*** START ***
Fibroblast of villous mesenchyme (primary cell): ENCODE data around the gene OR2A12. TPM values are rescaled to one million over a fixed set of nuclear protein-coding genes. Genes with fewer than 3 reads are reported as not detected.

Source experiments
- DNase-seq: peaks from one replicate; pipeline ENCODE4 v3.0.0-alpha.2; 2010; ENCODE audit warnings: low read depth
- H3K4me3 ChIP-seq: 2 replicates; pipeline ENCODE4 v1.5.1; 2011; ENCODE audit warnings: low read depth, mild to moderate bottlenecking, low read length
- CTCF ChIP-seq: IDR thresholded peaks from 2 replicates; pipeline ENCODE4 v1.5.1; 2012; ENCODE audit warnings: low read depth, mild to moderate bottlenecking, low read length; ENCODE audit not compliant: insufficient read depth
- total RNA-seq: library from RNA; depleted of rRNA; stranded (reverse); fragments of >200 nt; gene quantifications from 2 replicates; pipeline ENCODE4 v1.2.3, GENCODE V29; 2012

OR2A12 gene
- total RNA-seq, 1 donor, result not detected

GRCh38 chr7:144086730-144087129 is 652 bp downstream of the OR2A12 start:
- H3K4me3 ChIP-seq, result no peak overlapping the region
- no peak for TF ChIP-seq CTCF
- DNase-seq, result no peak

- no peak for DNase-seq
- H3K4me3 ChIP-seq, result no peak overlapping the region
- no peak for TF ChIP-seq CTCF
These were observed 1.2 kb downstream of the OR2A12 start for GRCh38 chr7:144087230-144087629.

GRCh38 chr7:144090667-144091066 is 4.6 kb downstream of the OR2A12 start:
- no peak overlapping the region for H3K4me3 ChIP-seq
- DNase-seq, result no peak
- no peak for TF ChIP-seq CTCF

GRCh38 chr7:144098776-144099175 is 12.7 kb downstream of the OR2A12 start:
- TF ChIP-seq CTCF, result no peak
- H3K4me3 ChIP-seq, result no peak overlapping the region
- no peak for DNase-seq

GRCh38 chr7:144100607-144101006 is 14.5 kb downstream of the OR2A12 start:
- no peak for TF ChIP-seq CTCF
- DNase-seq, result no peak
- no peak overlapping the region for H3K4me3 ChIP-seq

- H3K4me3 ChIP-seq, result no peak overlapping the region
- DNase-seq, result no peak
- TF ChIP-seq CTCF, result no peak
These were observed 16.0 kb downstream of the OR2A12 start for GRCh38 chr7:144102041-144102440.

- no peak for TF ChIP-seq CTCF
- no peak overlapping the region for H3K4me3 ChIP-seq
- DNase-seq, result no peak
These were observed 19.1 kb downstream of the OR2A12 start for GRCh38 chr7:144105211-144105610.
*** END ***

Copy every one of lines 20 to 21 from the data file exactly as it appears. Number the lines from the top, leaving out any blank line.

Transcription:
- no peak for TF ChIP-seq CTCF

GRCh38 chr7:144098776-144099175 is 12.7 kb downstream of the OR2A12 start: